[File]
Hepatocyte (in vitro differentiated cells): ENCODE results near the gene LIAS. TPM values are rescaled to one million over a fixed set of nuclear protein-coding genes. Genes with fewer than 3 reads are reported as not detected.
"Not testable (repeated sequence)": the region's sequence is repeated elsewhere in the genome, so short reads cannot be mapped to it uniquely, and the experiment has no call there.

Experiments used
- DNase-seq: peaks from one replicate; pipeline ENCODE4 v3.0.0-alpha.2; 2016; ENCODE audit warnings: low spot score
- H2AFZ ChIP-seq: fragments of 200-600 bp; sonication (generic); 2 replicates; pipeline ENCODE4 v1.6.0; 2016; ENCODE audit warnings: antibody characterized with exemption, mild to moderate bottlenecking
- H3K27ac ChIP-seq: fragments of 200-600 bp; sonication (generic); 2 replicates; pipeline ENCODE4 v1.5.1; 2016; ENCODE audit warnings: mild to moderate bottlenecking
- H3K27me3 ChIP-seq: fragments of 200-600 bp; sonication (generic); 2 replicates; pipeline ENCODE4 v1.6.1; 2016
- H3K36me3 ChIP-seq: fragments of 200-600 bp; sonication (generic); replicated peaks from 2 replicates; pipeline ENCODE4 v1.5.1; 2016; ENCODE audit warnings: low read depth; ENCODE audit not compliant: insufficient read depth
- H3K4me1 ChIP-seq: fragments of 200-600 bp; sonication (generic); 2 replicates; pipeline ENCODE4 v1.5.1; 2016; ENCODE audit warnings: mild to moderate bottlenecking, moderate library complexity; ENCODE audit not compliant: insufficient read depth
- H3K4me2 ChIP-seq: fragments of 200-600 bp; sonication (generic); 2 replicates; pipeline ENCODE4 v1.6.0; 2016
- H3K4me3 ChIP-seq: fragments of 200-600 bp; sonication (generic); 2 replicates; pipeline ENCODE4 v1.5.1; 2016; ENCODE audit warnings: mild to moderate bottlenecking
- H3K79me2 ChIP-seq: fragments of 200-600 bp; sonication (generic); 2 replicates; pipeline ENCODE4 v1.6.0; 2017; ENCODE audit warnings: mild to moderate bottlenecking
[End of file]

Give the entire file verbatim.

Hepatocyte (in vitro differentiated cells): ENCODE results near the gene LIAS. TPM values are rescaled to one million over a fixed set of nuclear protein-coding genes. Genes with fewer than 3 reads are reported as not detected.
"Not testable (repeated sequence)": the region's sequence is repeated elsewhere in the genome, so short reads cannot be mapped to it uniquely, and the experiment has no call there.

Experiments used
- DNase-seq: peaks from one replicate; pipeline ENCODE4 v3.0.0-alpha.2; 2016; ENCODE audit warnings: low spot score
- H2AFZ ChIP-seq: fragments of 200-600 bp; sonication (generic); 2 replicates; pipeline ENCODE4 v1.6.0; 2016; ENCODE audit warnings: antibody characterized with exemption, mild to moderate bottlenecking
- H3K27ac ChIP-seq: fragments of 200-600 bp; sonication (generic); 2 replicates; pipeline ENCODE4 v1.5.1; 2016; ENCODE audit warnings: mild to moderate bottlenecking
- H3K27me3 ChIP-seq: fragments of 200-600 bp; sonication (generic); 2 replicates; pipeline ENCODE4 v1.6.1; 2016
- H3K36me3 ChIP-seq: fragments of 200-600 bp; sonication (generic); replicated peaks from 2 replicates; pipeline ENCODE4 v1.5.1; 2016; ENCODE audit warnings: low read depth; ENCODE audit not compliant: insufficient read depth
- H3K4me1 ChIP-seq: fragments of 200-600 bp; sonication (generic); 2 replicates; pipeline ENCODE4 v1.5.1; 2016; ENCODE audit warnings: mild to moderate bottlenecking, moderate library complexity; ENCODE audit not compliant: insufficient read depth
- H3K4me2 ChIP-seq: fragments of 200-600 bp; sonication (generic); 2 replicates; pipeline ENCODE4 v1.6.0; 2016
- H3K4me3 ChIP-seq: fragments of 200-600 bp; sonication (generic); 2 replicates; pipeline ENCODE4 v1.5.1; 2016; ENCODE audit warnings: mild to moderate bottlenecking
- H3K79me2 ChIP-seq: fragments of 200-600 bp; sonication (generic); 2 replicates; pipeline ENCODE4 v1.6.0; 2017; ENCODE audit warnings: mild to moderate bottlenecking